Staff photo by C.B. Schmelter / Bailey Norrod sprays a disinfectant after cutting a client's hair at White Oak Barber Shop's Lee Highway location on Tuesday, March 17, 2020 in Chattanooga, Tennessee. White Oak Barber Shop shortened their hours because of the decline in customers due to the coronavirus pandemic. The barber shop is also taking extra precautions for customers like using fresh capes for each hair cut.

Millennials experienced the horror of 9/11 as students and the uncertainty of the financial crisis as we entered the workforce. Now the coronavirus is altering American life as we raise families and run small businesses. Although millennials are not yet well represented in local government, the actions of elected officials in the coming weeks will have great bearing on our young families and small businesses.

Elected officials have urgently communicated the importance of social distancing. But the more nuanced message needed now is this: Some of our behavior must change immediately, but we cannot allow fear to control every aspect of our lives. We have a responsibility to try to limit the degree to which our local economy will be devastated by the coronavirus.

Some millennial-owned online businesses in Hamilton County are dealing with catastrophic drops in sales that will inevitably lead to layoffs. Others are already exploring emergency loan options from the Small Business Administration.

If you are financially secure or have a stable income, it is critical you continue to spend money. Continue to shop online — particularly think of supporting small e-commerce companies you have done business with. Reach out to local small businesses on Facebook and buy a gift card for future use. As Gov. Bill Lee encouraged the state, go out of your way to pick up food from locally owned restaurants.

In recent days, conservatives and liberals have considered a litany of ways to get direct cash payments to citizens. The U.S. House passed a coronavirus response last week, and the Senate is currently pondering a trillion dollar relief package.

With our politics becoming increasingly nationalized, it's in moments like these we are reminded how few politicians in Washington have ever run or been involved in a small business. With a few exceptions, members of Congress appear disconnected from the realities of small business owners facing tough decisions ranging from payroll to keeping their doors open. Will a $1,000 check to all Americans help small businesses that may be prevented from doing business the next couple of months? Not likely.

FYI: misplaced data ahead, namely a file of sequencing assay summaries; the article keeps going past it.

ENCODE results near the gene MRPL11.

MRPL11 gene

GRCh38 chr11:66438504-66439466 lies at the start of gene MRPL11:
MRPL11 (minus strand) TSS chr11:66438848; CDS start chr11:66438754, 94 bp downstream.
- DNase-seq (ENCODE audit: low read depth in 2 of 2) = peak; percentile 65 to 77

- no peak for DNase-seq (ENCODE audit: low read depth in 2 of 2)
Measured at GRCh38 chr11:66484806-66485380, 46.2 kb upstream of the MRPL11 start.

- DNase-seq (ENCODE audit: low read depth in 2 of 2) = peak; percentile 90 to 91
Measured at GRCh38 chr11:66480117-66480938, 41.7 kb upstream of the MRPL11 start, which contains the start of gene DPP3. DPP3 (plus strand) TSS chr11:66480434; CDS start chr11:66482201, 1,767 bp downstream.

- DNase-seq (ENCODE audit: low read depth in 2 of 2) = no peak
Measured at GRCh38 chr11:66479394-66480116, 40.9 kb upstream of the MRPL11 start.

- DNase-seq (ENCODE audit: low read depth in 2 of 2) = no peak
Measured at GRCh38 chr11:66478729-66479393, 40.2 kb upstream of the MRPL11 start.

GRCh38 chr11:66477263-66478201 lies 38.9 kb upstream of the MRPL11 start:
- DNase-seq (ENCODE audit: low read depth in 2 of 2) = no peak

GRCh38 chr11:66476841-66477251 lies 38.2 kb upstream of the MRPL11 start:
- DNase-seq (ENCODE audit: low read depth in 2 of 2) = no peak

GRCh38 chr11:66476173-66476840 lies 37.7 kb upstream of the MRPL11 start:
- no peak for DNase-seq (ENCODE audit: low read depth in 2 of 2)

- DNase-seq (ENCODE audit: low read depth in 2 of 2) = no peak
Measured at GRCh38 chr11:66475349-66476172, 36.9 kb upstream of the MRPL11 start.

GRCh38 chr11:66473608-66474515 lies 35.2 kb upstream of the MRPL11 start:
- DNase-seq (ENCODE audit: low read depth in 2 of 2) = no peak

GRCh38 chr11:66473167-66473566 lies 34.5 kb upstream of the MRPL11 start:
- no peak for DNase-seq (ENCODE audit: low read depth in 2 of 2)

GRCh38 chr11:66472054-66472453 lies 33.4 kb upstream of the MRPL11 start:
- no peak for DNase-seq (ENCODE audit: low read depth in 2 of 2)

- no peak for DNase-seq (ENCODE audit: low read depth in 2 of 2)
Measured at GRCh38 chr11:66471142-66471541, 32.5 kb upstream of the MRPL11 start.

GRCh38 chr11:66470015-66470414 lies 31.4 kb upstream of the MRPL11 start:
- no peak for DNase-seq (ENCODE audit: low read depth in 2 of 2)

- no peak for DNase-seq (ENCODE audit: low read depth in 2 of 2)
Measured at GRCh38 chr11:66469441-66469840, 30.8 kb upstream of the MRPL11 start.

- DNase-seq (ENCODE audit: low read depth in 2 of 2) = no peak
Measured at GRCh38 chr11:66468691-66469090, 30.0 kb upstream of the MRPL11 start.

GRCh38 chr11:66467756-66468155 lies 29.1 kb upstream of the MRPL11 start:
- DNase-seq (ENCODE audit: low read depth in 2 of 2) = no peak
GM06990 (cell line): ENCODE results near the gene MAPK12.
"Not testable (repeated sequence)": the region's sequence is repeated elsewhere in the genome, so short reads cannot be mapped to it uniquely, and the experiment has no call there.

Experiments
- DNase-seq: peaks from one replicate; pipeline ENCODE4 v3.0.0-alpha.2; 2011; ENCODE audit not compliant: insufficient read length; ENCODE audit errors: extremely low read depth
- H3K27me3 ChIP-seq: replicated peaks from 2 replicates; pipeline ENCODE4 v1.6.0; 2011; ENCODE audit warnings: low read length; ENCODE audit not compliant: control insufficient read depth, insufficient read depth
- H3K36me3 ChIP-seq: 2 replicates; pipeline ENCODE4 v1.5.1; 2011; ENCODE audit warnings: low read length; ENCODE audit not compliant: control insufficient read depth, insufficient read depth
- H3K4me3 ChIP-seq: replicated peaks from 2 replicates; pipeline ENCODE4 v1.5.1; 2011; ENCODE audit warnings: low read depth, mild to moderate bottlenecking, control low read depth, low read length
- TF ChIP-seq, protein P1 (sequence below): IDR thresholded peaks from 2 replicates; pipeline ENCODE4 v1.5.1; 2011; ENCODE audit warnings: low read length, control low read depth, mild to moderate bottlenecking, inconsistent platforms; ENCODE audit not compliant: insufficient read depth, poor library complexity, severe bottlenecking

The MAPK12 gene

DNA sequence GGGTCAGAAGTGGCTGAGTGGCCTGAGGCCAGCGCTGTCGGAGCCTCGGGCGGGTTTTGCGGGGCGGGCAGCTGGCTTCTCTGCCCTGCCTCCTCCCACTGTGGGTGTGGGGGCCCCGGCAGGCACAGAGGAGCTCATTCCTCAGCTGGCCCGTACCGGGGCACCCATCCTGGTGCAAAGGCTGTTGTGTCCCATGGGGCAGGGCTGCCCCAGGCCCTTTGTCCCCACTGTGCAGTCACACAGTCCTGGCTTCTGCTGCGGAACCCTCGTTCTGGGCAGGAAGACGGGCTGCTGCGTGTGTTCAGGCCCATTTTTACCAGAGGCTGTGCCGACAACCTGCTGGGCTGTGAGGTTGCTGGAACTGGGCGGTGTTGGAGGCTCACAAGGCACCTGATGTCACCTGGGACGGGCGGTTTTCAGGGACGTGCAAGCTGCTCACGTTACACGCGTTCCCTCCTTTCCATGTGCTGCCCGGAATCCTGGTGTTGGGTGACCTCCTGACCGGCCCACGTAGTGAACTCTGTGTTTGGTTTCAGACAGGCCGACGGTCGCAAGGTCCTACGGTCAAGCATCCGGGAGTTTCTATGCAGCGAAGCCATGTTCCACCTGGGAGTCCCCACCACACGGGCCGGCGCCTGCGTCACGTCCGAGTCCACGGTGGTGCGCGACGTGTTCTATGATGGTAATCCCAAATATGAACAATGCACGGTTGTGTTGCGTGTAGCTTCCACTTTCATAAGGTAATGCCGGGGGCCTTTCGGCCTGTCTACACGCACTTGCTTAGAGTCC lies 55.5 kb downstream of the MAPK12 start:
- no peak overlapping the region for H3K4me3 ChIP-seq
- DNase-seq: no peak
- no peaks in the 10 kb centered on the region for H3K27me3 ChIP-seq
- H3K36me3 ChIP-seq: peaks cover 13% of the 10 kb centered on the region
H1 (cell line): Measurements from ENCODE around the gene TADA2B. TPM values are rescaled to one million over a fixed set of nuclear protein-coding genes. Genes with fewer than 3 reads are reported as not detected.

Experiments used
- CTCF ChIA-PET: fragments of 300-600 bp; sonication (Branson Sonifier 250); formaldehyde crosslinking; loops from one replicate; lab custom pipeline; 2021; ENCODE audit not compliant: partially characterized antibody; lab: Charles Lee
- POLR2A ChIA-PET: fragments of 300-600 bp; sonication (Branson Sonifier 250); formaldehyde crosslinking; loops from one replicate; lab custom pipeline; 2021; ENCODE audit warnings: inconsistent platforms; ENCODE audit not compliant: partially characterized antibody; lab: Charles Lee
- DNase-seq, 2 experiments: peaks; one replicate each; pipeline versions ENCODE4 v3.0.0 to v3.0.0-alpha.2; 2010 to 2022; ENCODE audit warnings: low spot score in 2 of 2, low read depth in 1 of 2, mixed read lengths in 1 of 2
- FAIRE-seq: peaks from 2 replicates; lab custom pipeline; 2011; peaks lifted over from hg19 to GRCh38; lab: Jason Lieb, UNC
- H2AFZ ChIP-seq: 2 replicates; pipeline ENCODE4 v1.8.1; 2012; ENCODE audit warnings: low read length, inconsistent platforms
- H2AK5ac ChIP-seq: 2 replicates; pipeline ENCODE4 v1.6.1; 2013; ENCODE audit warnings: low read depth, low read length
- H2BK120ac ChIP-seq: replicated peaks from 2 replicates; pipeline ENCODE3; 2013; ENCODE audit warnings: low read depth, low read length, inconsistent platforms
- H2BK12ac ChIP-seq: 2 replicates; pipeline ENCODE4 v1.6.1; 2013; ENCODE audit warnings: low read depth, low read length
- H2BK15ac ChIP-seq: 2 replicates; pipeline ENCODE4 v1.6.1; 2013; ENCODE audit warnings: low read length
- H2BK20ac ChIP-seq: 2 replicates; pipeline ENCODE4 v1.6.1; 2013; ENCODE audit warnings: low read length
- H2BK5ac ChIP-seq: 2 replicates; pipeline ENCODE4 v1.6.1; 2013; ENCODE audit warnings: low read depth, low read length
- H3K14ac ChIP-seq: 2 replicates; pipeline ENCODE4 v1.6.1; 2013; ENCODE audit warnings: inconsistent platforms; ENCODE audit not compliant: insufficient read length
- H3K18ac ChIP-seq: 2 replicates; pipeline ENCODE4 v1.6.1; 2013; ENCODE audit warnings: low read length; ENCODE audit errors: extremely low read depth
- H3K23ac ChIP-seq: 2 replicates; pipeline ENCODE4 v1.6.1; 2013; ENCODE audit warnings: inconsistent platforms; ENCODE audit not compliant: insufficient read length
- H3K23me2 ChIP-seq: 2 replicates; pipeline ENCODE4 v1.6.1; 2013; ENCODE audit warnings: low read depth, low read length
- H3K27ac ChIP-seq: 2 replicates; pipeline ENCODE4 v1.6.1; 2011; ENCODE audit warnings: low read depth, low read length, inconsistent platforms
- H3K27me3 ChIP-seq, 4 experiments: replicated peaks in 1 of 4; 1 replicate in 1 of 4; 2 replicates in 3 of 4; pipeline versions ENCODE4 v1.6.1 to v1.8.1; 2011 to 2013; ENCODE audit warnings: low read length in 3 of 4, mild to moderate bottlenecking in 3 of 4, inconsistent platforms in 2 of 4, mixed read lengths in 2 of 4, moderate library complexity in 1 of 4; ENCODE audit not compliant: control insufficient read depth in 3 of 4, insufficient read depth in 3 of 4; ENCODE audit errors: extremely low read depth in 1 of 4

The trillions about to be spent in Washington will bring some relief, even if the effects are poorly executed, but soon the onus is going to be on local leaders, elected and unelected, to guide their communities out of a health crisis that could become an unparalleled crisis for small businesses.

Elected officials who lead us through these rough waters with transparency, humility and competence will be long remembered. And now local elected leaders must fulfill the hands-on responsibility of government closest to the people. They must use their influence to call landlords and ask for leniency for small businesses, give direction to church families itching to help neighbors, and calm the anxieties of senior citizens separated from families.

Undoubtedly, the positive tests for coronavirus in Hamilton County will increase as more tests become available. While most of our local elected officials are not "digital native" millennials, they must harness the power of our connected world and provide citizens with as much real-time information as possible.

While many of us stay close to home and chafe from a lack of social engagement, elected officials can create a sense of community by sharing what they know and giving us guidance on ways we can engage remotely to support needy families and small businesses.

Considering how unusual this crisis is, it is best mitigated by creative solutions at levels of government closest to people. Prominent Chattanoogans in the private sector are already preparing novel approaches for assistance to local businesses. But that leadership will need to be matched by our elected officials to limit the long-term damage to the small businesses that are the fabric of our community.

Weston Wamp, a political reform advocate, is a member of the Tennessee Board of Regents.